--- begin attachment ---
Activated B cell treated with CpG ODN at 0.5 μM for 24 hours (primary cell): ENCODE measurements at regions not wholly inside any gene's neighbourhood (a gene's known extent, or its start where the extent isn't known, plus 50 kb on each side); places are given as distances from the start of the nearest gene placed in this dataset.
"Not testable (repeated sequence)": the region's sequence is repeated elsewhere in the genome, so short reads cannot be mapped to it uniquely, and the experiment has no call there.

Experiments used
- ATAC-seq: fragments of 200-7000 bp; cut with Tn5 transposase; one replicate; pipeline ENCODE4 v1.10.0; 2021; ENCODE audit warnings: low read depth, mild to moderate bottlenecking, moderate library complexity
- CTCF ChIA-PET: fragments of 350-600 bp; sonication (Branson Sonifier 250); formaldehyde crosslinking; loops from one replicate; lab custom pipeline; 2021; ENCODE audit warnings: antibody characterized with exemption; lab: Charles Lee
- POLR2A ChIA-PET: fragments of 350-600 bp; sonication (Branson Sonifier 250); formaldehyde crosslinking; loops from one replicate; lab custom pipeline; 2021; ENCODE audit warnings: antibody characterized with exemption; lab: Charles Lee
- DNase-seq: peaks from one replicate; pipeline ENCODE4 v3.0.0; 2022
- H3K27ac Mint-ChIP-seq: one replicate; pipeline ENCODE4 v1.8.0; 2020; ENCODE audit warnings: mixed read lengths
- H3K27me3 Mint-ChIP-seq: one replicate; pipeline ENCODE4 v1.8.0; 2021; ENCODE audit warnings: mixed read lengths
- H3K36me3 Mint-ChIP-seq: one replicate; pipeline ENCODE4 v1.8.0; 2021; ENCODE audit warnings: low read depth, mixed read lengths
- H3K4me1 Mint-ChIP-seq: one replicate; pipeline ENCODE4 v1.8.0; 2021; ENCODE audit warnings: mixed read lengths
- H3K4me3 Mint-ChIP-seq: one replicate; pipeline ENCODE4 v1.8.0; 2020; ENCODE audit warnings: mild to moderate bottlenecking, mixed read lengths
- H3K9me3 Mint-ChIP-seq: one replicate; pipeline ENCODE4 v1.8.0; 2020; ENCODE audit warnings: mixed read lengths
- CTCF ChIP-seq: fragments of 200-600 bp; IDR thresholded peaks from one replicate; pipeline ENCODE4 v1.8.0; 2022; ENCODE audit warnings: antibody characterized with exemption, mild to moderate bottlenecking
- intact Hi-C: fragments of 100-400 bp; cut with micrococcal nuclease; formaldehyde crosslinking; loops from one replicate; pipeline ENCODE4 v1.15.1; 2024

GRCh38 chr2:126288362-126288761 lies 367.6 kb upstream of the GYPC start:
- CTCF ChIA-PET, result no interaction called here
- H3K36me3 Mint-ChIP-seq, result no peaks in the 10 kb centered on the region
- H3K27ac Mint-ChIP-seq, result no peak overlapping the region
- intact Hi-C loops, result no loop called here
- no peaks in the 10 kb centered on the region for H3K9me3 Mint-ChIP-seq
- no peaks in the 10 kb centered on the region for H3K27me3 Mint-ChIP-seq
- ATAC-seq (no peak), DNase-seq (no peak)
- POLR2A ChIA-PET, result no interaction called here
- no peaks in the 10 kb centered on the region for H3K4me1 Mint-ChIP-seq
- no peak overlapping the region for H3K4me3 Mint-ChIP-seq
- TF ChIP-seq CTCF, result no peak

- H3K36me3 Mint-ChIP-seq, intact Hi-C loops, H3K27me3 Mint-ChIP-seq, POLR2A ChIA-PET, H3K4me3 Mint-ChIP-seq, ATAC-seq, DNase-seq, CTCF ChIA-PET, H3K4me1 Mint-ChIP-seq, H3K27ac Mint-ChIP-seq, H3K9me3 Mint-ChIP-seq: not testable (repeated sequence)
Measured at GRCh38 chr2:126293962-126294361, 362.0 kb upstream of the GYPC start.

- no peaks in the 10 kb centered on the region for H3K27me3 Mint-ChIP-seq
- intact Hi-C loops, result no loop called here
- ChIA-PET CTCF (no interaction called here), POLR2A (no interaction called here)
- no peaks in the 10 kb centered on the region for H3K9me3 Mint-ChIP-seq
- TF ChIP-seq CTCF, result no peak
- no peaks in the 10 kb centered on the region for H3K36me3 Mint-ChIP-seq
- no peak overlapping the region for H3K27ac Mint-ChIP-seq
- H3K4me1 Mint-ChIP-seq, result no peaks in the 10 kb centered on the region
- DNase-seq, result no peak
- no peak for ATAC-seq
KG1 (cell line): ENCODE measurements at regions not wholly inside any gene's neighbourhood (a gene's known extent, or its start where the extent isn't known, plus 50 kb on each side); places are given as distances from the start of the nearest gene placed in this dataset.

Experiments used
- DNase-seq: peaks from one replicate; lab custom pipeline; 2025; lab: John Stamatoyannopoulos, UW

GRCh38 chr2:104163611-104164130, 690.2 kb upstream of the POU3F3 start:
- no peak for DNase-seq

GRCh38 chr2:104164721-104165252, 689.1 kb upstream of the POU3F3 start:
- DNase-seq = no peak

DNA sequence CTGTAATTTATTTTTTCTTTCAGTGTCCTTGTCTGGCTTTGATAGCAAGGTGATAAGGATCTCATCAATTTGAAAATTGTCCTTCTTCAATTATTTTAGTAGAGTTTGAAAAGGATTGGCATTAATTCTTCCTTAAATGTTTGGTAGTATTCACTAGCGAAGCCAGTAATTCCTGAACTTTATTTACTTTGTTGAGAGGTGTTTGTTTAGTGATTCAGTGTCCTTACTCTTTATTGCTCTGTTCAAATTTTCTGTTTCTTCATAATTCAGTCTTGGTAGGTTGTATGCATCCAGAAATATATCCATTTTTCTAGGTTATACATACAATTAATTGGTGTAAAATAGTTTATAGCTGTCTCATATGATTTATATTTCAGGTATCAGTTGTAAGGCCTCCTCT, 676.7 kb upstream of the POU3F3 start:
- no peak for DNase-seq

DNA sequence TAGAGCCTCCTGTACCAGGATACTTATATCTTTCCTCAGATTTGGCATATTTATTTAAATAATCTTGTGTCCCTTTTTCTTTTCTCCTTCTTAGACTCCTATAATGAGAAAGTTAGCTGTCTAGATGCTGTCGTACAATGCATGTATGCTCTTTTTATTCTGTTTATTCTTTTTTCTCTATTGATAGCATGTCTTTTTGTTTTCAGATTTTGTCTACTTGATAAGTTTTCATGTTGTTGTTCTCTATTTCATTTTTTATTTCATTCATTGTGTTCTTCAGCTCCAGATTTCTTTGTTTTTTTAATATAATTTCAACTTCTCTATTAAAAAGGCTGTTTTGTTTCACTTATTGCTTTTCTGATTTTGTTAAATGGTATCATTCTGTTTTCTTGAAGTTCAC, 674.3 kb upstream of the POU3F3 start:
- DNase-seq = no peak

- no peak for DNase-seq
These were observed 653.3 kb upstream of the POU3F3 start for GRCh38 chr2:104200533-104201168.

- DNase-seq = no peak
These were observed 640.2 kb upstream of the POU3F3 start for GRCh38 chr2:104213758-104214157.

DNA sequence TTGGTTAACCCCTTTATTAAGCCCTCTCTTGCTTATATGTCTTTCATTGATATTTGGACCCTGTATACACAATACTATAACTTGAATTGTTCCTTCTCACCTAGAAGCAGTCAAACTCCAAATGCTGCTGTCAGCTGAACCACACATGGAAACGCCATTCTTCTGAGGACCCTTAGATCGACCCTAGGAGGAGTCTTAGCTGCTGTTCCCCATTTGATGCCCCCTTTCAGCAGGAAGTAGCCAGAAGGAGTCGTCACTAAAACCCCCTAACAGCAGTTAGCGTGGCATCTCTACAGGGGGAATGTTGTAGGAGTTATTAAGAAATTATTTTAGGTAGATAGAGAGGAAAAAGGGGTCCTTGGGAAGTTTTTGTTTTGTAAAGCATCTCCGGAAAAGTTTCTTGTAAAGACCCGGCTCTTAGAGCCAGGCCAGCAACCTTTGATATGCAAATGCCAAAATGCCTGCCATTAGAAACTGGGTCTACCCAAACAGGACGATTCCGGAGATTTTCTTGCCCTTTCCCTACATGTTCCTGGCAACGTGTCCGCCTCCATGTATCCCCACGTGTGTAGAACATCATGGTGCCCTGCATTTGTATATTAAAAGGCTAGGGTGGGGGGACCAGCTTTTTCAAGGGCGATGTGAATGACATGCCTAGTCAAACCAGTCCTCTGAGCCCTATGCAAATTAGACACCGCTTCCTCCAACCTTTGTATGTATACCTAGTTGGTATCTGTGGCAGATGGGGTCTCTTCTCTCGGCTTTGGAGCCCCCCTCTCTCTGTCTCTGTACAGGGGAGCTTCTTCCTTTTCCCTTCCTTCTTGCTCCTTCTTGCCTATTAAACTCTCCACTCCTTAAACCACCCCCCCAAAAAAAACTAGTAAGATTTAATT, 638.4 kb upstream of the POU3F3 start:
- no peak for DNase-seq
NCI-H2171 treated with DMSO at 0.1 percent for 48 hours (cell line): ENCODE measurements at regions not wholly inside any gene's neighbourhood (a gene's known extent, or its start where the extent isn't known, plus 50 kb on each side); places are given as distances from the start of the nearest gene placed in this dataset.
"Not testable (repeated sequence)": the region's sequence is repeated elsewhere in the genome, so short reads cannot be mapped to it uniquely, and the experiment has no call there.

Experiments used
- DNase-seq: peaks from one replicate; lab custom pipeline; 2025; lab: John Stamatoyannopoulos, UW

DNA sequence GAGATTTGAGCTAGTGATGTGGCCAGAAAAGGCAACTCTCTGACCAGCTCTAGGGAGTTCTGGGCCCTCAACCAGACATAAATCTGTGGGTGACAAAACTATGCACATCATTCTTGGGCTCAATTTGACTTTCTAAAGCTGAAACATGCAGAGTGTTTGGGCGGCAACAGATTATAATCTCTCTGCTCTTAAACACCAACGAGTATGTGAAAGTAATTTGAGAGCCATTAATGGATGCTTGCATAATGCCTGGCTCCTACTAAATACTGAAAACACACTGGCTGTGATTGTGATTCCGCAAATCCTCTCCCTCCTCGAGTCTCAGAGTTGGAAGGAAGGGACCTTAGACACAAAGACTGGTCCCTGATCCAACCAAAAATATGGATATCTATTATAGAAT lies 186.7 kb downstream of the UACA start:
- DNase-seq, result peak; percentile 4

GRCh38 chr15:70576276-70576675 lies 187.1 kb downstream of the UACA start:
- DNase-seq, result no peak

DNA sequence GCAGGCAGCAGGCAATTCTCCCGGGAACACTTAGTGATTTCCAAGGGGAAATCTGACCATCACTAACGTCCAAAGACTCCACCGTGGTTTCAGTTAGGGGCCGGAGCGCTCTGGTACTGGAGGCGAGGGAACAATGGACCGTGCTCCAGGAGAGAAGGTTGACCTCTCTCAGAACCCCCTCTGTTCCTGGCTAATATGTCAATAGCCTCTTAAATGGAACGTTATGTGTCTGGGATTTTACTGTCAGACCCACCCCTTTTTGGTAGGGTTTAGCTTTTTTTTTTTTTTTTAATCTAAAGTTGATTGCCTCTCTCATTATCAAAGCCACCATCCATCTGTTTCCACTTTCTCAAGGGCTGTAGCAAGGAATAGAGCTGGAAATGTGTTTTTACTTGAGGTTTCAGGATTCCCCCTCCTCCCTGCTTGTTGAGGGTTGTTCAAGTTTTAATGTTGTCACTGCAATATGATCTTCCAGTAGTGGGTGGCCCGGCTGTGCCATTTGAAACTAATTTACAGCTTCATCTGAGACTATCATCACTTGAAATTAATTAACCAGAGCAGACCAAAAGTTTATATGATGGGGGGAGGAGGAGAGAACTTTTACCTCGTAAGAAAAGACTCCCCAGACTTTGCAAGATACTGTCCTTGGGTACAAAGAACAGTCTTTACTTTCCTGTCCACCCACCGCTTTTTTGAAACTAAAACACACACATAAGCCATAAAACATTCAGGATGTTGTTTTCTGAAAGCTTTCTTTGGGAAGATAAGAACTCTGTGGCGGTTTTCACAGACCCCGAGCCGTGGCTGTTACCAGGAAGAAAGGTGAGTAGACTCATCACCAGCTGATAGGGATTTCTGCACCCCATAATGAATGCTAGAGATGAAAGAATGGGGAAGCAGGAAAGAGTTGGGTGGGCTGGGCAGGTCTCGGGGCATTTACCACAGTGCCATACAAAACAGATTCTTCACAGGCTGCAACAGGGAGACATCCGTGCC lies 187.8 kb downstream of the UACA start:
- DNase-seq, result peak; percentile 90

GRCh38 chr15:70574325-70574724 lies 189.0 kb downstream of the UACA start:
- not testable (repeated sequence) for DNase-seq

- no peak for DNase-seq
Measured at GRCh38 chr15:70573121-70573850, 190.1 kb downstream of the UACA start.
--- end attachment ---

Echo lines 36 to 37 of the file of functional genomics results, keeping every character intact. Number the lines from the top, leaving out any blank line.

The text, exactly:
- no peak overlapping the region for H3K27ac Mint-ChIP-seq
- H3K4me1 Mint-ChIP-seq, result no peaks in the 10 kb centered on the region